Illuminating, literate, and timely—a must-read for those interested in what’s going on inside Mexico.



A veteran traveler explores our complex neighbor to the south.

Accomplished travel writer and novelist Theroux (Figures in a Landscape: People and Places, 2018, etc.) has been writing about his travels for more than 50 years. Like his previous accounts, this journey, narrated in his usual, easygoing, conversational style, includes countless lovely descriptions of Mexico’s landscapes and insights into the country’s history and literature, including Mexican magical realism. Being a naturally inquisitive guy, Theroux talks to the people he meets, everywhere and often, because “it is in the nature of travel to collect and value telling anecdotes.” This “shifty migrant” chronicles his navigation of cities, towns, and tiny villages on both side of the borderlands, a “front line that sometimes seems a war, at other times an endless game of cat and mouse.” Most Mexicans Theroux met “said urgently to me, ‘Be careful.’ ” He cites harrowing statistics of the violence that occurs near the border. “On their trip through Mexico,” he writes, “…migrants are brutalized, abducted, or forced to work on Mexican farms, as virtual slaves. In the past decade, 120,000 migrants have disappeared en route, murdered or dead and lost, succumbing to thirst or starvation.” The author also discusses NAFTA and how it turned the “Mexican side of the border into a plantation, a stable supply of cheap labor.” He writes about the thousands of gallons of water at aid stations destroyed by the border police and his encounters with Mexican police who, with a wink and a nod, accepted bribes for made-up charges. Outside Mexico City, he visited Frida Kahlo’s Blue House, a “kind of habitable sculpture.” He also experienced a Day of the Dead ceremony and drank homemade mezcal. “I had made friends on the road through the plain of snakes,” he writes, “and that had lifted my spirits.”

Illuminating, literate, and timely—a must-read for those interested in what’s going on inside Mexico.

Pub Date: Oct. 8, 2019

ISBN: 978-0-544-86647-8

Page Count: 448

Publisher: Eamon Dolan/Houghton Mifflin Harcourt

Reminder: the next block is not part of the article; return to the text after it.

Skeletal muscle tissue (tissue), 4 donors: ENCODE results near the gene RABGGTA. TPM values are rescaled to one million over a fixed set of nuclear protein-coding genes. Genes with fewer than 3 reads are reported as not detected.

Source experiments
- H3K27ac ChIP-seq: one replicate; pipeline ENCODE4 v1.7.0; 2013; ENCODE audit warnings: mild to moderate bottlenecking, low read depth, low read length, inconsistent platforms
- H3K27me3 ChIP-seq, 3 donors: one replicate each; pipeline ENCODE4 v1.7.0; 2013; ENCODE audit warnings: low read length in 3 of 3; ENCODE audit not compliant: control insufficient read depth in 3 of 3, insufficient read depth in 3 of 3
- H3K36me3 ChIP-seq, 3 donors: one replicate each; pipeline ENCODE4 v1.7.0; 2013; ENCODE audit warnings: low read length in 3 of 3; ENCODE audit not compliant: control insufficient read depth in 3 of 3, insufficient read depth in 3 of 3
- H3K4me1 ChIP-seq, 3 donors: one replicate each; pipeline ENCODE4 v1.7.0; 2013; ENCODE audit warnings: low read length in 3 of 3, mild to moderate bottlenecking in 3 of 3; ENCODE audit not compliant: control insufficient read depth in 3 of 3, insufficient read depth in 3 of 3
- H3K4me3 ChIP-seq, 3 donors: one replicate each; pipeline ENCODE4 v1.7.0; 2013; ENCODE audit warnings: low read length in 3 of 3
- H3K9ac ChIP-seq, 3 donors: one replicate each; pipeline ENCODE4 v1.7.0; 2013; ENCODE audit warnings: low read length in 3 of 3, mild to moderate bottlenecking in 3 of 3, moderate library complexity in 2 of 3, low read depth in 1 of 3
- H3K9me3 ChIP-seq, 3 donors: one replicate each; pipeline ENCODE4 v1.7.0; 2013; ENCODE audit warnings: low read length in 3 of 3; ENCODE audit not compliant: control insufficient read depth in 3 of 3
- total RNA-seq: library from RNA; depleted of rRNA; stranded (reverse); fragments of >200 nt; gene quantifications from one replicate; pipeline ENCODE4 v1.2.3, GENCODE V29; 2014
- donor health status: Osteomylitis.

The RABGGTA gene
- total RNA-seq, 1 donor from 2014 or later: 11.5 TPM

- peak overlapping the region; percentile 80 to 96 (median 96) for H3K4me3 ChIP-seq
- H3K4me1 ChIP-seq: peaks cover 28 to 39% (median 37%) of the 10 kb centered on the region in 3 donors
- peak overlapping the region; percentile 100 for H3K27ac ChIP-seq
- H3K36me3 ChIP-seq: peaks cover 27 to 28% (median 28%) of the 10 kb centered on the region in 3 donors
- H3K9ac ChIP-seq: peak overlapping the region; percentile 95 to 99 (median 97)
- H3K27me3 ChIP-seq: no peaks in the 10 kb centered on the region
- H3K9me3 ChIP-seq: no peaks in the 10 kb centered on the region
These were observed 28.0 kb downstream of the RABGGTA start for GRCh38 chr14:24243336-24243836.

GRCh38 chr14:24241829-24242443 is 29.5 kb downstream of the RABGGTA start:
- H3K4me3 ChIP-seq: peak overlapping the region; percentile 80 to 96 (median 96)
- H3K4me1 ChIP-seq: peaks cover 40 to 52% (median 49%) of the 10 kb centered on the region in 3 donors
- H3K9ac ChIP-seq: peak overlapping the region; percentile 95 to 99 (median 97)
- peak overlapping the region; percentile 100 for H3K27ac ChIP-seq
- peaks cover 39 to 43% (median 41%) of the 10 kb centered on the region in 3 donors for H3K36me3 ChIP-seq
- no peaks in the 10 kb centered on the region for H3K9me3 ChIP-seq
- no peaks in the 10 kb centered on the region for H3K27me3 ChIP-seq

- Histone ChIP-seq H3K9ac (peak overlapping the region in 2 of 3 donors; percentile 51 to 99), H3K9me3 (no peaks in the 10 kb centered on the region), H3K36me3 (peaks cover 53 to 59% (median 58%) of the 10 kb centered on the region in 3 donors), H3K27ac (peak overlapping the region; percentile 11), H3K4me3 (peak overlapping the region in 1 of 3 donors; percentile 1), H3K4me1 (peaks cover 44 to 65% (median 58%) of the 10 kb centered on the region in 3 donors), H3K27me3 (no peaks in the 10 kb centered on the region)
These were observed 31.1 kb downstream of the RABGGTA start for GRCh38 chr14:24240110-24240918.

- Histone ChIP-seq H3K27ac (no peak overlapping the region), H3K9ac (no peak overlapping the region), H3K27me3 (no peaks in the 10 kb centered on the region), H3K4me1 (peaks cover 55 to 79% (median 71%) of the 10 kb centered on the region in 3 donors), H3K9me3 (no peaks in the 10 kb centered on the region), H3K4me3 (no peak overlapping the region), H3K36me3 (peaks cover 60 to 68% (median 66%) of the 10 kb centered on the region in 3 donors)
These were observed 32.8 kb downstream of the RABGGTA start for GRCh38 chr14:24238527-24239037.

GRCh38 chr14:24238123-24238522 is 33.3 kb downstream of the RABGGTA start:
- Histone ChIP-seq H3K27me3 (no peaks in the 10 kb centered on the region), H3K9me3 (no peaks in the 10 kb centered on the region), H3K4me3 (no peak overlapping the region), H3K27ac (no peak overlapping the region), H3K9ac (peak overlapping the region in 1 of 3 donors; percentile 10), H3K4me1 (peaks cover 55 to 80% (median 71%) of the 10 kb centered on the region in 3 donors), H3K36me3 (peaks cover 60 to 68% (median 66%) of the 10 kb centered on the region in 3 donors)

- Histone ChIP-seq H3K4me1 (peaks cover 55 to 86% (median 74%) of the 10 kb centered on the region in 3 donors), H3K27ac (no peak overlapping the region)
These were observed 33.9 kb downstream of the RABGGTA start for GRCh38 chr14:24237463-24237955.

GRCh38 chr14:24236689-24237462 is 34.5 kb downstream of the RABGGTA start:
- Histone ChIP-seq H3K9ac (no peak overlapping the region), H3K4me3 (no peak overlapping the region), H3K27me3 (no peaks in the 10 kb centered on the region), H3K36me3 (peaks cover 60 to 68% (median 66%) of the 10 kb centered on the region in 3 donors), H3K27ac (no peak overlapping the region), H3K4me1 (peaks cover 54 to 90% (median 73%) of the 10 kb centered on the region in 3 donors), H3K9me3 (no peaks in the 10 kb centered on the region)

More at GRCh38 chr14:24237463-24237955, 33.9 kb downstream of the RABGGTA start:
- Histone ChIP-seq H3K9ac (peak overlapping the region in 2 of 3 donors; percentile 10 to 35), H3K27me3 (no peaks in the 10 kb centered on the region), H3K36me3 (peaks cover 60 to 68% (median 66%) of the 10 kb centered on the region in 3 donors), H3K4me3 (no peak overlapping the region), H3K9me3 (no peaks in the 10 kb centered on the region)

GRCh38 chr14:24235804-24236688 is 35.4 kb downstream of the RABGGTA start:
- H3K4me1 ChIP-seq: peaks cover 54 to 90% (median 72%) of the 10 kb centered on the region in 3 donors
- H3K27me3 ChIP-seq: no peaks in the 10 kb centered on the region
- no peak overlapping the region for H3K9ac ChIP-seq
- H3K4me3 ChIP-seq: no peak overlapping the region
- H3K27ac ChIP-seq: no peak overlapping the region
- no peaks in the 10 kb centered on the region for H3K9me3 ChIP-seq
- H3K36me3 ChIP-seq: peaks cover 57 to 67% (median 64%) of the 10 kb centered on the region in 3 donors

Review Posted Online: July 8, 2019

Kirkus Reviews Issue: Aug. 1, 2019

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Stricter than, say, Bergen Evans or W3 ("disinterested" means impartial — period), Strunk is in the last analysis...



Privately published by Strunk of Cornell in 1918 and revised by his student E. B. White in 1959, that "little book" is back again with more White updatings.

Stricter than, say, Bergen Evans or W3 ("disinterested" means impartial — period), Strunk is in the last analysis (whoops — "A bankrupt expression") a unique guide (which means "without like or equal").

Pub Date: May 15, 1972

ISBN: 0205632645

Page Count: 105

Publisher: Macmillan

Review Posted Online: Oct. 28, 2011

Kirkus Reviews Issue: May 1, 1972

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Noted jazz and pop record producer Thiele offers a chatty autobiography. Aided by record-business colleague Golden, Thiele traces his career from his start as a ``pubescent, novice jazz record producer'' in the 1940s through the '50s, when he headed Coral, Dot, and Roulette Records, and the '60s, when he worked for ABC and ran the famous Impulse! jazz label. At Coral, Thiele championed the work of ``hillbilly'' singer Buddy Holly, although the only sessions he produced with Holly were marred by saccharine strings. The producer specialized in more mainstream popsters like the irrepressibly perky Teresa Brewer (who later became his fourth wife) and the bubble-machine muzak-meister Lawrence Welk. At Dot, Thiele was instrumental in recording Jack Kerouac's famous beat- generation ramblings to jazz accompaniment (recordings that Dot's president found ``pornographic''), while also overseeing a steady stream of pop hits. He then moved to the Mafia-controlled Roulette label, where he observed the ``silk-suited, pinky-ringed'' entourage who frequented the label's offices. Incredibly, however, Thiele remembers the famously hard-nosed Morris Levy, who ran the label and was eventually convicted of extortion, as ``one of the kindest, most warm-hearted, and classiest music men I have ever known.'' At ABC/Impulse!, Thiele oversaw the classic recordings of John Coltrane, although he is the first to admit that Coltrane essentially produced his own sessions. Like many producers of the day, Thiele participated in the ownership of publishing rights to some of the songs he recorded; he makes no apology for this practice, which he calls ``entirely appropriate and without any ethical conflicts.'' A pleasant, if not exactly riveting, memoir that will be of most interest to those with a thirst for cocktail-hour stories of the record biz. (25 halftones, not seen)

Pub Date: May 1, 1995

ISBN: 0-19-508629-4

Page Count: 224

Publisher: Oxford Univ.

Review Posted Online: May 20, 2010

Kirkus Reviews Issue: March 1, 1995

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